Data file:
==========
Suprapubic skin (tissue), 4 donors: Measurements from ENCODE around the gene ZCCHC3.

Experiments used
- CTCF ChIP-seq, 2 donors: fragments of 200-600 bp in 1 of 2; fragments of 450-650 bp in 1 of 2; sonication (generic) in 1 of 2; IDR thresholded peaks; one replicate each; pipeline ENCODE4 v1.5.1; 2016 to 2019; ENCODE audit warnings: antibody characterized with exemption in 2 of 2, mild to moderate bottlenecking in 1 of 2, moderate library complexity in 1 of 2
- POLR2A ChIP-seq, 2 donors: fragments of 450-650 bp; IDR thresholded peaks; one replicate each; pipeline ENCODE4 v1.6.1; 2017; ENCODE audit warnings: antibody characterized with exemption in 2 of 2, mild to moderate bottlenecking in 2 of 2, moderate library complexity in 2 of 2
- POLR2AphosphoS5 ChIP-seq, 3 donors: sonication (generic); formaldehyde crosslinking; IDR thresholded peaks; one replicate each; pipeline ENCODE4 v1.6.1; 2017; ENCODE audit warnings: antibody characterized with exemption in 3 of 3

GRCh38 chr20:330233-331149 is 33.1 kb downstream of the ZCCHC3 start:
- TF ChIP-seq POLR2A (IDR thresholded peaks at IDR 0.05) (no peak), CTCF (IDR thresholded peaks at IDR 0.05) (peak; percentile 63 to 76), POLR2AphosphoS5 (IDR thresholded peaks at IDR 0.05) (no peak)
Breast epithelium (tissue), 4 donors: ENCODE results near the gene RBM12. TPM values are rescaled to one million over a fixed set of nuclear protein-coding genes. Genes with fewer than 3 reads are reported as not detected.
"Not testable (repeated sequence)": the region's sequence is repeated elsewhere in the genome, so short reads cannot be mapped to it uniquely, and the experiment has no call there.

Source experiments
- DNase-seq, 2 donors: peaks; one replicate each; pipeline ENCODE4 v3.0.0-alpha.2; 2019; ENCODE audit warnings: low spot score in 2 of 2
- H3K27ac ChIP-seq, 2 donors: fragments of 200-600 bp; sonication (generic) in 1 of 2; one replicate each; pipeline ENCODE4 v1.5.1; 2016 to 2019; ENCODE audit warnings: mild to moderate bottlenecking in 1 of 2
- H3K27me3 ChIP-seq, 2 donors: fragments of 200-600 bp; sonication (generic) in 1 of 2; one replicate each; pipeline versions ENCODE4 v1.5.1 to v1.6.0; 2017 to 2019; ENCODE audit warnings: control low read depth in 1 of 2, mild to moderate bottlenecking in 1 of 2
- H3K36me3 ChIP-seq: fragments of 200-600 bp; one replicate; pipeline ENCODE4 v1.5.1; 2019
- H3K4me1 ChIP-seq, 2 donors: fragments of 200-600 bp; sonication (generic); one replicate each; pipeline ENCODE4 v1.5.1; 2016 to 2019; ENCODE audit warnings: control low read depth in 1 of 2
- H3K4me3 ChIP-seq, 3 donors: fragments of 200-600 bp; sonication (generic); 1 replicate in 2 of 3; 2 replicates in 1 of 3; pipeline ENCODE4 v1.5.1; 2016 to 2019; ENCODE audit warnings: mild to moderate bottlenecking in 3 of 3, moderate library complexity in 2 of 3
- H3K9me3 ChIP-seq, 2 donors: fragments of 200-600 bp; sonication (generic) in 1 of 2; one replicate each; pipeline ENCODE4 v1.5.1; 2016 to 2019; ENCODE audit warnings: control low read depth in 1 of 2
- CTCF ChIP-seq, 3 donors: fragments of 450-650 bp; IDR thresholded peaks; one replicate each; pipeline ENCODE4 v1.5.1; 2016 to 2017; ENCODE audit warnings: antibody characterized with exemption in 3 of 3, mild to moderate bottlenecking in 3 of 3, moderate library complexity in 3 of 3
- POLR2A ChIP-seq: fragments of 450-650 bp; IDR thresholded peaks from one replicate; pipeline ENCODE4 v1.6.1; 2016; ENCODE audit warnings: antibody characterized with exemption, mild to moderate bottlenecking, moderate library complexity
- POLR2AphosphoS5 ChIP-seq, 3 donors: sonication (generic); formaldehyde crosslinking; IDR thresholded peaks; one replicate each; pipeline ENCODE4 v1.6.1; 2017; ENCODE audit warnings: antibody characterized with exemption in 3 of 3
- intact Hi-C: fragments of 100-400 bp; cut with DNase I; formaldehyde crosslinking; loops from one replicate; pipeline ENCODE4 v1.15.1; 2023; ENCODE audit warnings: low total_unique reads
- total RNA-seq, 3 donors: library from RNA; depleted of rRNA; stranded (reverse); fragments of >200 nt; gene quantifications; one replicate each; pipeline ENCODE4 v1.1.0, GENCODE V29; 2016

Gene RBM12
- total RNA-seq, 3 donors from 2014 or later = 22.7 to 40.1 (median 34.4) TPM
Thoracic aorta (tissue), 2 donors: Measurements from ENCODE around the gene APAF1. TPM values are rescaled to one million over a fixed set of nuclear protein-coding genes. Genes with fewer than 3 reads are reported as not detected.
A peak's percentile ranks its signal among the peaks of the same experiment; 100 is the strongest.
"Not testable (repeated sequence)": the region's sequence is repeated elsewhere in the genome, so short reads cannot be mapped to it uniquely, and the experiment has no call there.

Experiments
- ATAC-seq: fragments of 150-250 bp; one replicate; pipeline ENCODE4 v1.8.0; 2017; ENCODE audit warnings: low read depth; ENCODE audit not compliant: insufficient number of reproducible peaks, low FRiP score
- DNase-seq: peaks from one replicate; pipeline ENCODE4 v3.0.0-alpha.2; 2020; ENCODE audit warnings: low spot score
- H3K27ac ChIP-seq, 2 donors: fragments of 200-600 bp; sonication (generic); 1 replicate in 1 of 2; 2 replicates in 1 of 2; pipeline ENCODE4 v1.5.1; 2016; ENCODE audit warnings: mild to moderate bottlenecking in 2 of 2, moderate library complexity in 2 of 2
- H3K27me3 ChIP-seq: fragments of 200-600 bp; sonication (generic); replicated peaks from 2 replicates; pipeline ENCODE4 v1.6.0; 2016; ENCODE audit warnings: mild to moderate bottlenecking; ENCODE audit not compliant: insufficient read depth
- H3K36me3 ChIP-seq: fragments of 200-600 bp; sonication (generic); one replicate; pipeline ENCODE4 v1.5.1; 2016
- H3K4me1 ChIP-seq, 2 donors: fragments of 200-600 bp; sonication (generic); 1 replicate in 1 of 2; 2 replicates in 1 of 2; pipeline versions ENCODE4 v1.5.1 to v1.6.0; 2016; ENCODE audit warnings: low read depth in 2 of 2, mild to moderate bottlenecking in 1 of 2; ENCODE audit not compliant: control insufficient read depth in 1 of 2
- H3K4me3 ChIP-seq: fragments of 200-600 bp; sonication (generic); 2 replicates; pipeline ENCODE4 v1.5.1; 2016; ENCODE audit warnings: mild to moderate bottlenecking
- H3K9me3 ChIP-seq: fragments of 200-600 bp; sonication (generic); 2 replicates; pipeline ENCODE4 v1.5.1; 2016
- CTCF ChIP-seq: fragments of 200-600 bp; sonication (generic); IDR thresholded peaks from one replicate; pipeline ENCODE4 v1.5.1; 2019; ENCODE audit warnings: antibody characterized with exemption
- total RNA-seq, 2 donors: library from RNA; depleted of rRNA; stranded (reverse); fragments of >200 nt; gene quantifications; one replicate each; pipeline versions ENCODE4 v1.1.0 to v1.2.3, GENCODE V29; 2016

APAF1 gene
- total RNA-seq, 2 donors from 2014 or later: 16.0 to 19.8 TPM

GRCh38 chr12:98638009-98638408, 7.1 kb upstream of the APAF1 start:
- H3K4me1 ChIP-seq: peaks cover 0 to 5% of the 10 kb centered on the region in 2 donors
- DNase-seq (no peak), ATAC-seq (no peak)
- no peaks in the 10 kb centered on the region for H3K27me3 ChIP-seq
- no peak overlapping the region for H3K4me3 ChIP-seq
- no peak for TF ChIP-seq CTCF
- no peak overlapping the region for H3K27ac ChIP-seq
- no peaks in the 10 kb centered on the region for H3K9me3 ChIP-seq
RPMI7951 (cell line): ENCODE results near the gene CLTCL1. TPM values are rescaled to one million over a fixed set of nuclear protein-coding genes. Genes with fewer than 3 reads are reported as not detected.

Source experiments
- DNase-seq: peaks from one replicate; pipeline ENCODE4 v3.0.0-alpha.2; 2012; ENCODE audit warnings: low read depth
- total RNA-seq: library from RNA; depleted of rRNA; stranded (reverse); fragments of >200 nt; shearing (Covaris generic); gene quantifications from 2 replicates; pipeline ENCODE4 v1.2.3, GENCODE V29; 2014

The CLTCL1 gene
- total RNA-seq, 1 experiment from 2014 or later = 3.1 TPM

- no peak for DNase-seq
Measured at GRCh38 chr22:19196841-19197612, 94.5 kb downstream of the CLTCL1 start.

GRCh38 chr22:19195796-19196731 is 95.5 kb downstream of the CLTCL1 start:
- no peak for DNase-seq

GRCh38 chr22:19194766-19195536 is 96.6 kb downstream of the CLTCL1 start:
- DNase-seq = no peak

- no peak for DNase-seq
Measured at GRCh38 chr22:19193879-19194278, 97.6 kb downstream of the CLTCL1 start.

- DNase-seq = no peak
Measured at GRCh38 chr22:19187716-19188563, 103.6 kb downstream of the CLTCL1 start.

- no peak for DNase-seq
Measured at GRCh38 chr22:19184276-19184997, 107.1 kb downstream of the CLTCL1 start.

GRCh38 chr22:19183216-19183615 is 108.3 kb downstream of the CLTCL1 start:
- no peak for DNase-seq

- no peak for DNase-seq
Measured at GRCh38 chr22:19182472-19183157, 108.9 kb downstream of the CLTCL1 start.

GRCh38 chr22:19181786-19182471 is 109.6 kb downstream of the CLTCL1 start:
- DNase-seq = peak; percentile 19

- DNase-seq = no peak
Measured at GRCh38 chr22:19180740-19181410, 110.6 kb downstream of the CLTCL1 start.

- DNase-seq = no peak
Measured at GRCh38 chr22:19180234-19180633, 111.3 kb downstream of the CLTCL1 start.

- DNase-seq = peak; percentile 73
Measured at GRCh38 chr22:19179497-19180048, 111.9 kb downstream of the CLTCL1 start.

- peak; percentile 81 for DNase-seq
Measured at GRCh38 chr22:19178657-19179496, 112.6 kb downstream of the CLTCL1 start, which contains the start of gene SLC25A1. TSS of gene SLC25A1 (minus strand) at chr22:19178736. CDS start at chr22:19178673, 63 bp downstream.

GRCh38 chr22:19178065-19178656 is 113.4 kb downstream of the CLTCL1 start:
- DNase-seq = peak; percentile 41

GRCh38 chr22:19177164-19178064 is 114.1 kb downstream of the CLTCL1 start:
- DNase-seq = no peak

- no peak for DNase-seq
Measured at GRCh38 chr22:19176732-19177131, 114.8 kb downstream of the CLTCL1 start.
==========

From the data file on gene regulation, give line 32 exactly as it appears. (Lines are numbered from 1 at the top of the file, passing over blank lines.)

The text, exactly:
- H3K27me3 ChIP-seq: fragments of 200-600 bp; sonication (generic); replicated peaks from 2 replicates; pipeline ENCODE4 v1.6.0; 2016; ENCODE audit warnings: mild to moderate bottlenecking; ENCODE audit not compliant: insufficient read depth